My musical taste never fit in anywhere else, any particular genre or even sub-genre. I was never a super indie rock guy, a trap hip hop head, an intelligent dance music man, or an outlaw country buff.
And yet, I liked particular examples from all of these genres that seem to have certain qualities in common with the music of other genres that I also liked.
So it turned out my favorite type of music has a name: adult album alternative.
Which is… what, exactly? Let’s discuss.
What Is Adult Album Alternative (AAA) Music?
Adult album alternative music lives on the mainstream fringes of the most popular genres like pop, rock, and country. A sort of goldilocks musical categorization – not too hard, not too soft, not too commercial, not too out there.
The kind of music that can be played in your average cafe, supermarket, or sports bar without offending anyone except maybe your most devoted musical snobs.
It’s less commercial than your standard top 40 playlists. A bit more subtle, a bit more mature. Focused more on organic songwriting or nuanced instrumentation.
It can be intellectual without being alienating or overly weird. And it can be fun and casual without devolving into mindless party music.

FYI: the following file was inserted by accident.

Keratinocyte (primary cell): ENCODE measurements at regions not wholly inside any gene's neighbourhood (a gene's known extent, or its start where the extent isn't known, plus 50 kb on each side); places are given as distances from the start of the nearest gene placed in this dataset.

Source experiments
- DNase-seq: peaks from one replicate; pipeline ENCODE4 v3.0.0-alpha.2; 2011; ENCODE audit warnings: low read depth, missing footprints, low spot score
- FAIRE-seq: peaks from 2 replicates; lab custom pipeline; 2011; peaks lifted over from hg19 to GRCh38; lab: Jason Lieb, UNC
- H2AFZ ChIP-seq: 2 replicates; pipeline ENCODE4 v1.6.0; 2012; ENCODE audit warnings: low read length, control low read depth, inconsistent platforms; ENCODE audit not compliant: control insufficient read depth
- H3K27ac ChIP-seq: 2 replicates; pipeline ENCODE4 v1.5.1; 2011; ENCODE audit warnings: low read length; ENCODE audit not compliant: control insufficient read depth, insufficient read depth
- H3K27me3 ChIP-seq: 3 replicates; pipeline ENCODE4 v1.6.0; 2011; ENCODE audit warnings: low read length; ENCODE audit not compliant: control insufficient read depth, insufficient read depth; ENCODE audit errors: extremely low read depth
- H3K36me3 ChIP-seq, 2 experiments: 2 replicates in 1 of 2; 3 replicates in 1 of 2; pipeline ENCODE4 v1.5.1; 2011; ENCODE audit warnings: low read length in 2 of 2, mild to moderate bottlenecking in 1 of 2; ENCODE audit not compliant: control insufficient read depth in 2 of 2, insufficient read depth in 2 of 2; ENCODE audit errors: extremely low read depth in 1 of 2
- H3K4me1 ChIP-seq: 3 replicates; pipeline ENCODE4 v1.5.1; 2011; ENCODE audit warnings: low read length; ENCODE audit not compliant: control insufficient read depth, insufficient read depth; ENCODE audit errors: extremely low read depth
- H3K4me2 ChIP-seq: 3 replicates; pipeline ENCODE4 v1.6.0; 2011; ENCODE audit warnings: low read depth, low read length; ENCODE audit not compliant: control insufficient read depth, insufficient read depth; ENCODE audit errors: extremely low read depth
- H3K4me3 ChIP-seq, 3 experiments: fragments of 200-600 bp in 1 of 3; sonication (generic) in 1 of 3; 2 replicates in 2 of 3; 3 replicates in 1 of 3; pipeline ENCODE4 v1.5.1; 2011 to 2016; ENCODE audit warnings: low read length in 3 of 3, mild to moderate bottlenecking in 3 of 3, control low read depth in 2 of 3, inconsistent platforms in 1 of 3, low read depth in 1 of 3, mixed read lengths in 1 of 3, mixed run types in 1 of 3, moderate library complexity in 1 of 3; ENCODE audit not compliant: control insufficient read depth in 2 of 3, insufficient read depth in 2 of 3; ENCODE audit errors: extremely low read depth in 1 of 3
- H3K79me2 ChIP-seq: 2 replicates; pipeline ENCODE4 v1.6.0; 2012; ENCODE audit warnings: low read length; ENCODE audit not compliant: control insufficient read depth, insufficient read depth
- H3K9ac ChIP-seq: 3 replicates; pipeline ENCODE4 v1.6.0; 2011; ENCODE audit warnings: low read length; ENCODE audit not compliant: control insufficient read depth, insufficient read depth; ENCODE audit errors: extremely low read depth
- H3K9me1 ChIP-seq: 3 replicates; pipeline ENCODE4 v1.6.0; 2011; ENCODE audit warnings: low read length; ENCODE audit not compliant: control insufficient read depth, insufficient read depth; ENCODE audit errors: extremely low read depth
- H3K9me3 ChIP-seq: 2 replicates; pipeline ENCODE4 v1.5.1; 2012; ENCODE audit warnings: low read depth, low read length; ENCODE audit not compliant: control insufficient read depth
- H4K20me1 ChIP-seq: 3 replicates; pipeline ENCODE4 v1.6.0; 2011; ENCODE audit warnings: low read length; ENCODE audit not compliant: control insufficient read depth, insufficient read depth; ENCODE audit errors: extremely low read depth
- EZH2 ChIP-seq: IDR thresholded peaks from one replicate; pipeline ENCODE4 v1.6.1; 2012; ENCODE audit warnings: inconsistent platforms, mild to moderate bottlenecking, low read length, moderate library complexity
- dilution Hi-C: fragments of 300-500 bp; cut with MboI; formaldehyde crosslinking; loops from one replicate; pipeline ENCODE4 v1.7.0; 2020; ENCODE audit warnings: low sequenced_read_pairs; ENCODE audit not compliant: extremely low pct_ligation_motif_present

If we can consider Katy Perry and Drake extremes on the one hand (mainstream pop and rap) and your average speed metal or hardcore punk on the other (very niche), adult album alternative music is the Aristotelian golden mean of popular musical genres.
Historical Origins and Examples
The historical origins of the triple-A radio format trace back to the album rock stations of the 70s. As well as the alternative music format that sprouted in the 80s and then exploded in the 90s when Nirvana smelled like teen spirit.
Musical selections in the genre are influenced by genres like post-punk and new wave, acoustic folk, early alternative rock, anthemic stadium bands, roots reggae, outlaw country, or conscious hip hop. But it pulls from many other genres and subgenres beyond these.
Examples of artists you’ll find on an adult album alternative radio station include:
- Cage The Elephant
- Sara Bareilles
- Dave Matthews Band
- Pearl Jam
- Jason Isbell
- Edward Sharpe and the Magnetic Zeroes
- A Tribe Called Quest
- The B-52s
- Rodrigo y Gabriela
The “album” part indicates that sometimes you’ll hear album tracks rather than just the hit singles on triple-a radio stations. That is because the AAA format tries harder to appeal to their target market by being more broad and expansive than the ultra-repetitive commercial pop, rock, country, and hip hop stations’ top 40 stations.